});

function doSomethingElseAsynchronousWithProcessedFile(processedFile){
var promises = [];
//Do a whole bunch of different asynchronous things with the processedFile, storing a promise for each in a promises array.
promises.push(someAsynchronousThing(processedFile));
promises.push(anotherAsynchronousThing(processedFile));
promises.push(yetAnother(processedFile));
//Etc.

//Return one promise that is fulfilled when all the component promises are fulfilled.
return Q.all(promises);
}


The function doSomethingElseAsynchronousWithProcessedFile() might push literally dozens of other promises onto its array. Any one of those promises might itself be the result of a long promise chain, and some of those chains might not use a catch block to catch errors.

What happens if that's the case? Those errors will get swallowed.

## Okay, really. Stop swallowing my errors

Even if we could guarantee a catch() after every then(), through all the chains, that wouldn't be enough to stop errors from being swallowed. Because those catch blocks might still be throwing errors on their own, whether accidentally or on purpose.

What if we include a catch block at the very end of the top level promise chain? Better, maybe, but presumably we still want to recognize the possibility of an error getting thrown in that block.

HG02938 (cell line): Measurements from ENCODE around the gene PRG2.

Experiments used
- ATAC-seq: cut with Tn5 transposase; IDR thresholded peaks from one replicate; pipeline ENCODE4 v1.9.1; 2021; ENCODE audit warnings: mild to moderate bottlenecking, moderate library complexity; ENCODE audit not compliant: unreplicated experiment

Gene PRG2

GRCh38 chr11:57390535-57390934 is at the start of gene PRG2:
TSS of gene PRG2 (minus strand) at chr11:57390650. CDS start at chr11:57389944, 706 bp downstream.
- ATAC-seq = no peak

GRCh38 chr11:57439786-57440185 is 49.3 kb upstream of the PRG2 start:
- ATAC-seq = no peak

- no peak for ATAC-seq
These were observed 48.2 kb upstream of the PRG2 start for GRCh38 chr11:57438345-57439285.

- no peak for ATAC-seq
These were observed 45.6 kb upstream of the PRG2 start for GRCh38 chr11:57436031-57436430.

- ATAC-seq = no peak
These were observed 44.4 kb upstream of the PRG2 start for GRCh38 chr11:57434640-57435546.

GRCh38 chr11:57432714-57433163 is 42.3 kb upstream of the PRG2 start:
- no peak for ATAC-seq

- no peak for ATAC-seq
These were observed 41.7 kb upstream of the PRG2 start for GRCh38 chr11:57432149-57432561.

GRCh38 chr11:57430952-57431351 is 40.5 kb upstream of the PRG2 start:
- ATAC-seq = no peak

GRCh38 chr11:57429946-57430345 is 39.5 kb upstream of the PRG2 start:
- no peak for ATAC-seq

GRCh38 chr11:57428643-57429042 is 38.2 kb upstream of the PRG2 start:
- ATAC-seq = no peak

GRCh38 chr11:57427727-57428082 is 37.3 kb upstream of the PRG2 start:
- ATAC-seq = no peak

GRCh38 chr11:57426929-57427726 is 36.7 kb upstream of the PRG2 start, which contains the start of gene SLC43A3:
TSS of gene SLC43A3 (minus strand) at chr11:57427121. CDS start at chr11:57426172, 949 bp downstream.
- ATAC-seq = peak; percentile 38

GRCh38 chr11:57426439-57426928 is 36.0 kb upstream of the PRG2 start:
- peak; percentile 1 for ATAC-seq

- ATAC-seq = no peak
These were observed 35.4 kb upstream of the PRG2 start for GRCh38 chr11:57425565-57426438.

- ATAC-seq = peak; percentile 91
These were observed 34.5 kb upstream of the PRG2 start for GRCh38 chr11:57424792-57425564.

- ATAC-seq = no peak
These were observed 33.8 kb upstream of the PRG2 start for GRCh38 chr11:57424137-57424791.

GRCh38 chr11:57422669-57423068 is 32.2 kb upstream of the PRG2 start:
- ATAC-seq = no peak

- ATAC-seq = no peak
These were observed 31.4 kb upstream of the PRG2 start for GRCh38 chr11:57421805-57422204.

Solution: a promise must be the return value of some function, or you must be .done() with it.

getAndProcessFile().then(function(processedFile){
return doSomethingAsynchronousWithProcessedFile(action, processedFile);
}).then(function(processedFile){
return doSomethingElseAsynchronousWithProcessedFile(processedFile);
}).catch(function(err){
if(err instanceof SeriousError) {
throw err;
} else {
console.log(err.message || err);
}
}).done();


If the error is serious, we rethrow it. If it isn't, we log it. But to ensure that the serious errors bring the program to a halt, we have to use done() to make sure they bubble all the way up.

Without done() here, we would have the worst of all possible worlds: our non-serious errors would get logged, and our serious errors would be swallowed.

## What about finally()?

You can use finally() in your chain to execute code that needs to happen whether or not an error occurred in the chain. But what if an error occurs in the finally() block, whether accidentally or on purpose?

In short, you still need to use done().

# Testing complex services in both Angular and Node

Controllers are supposed to be small. The complex business logic goes in services, factories, or providers. So goes conventional Angular wisdom.According to Robert Martin's Clean Code, functions are supposed to be really small. In JavaScript, there is some tension between these two aims. Add in a requirement that services be fully testable and you've got a real dilemma.

Here's the problem. A service should interact with controllers through a thin API. From a controller's perspective, a service should be more or less a black box. Within that black box, the service should do what it needs to do using a myriad of different, typically small functions. By design, those small functions will not be exposed to the controller or to any other component of the application.

A typical design that fits this description (not Angular specific) might look like this: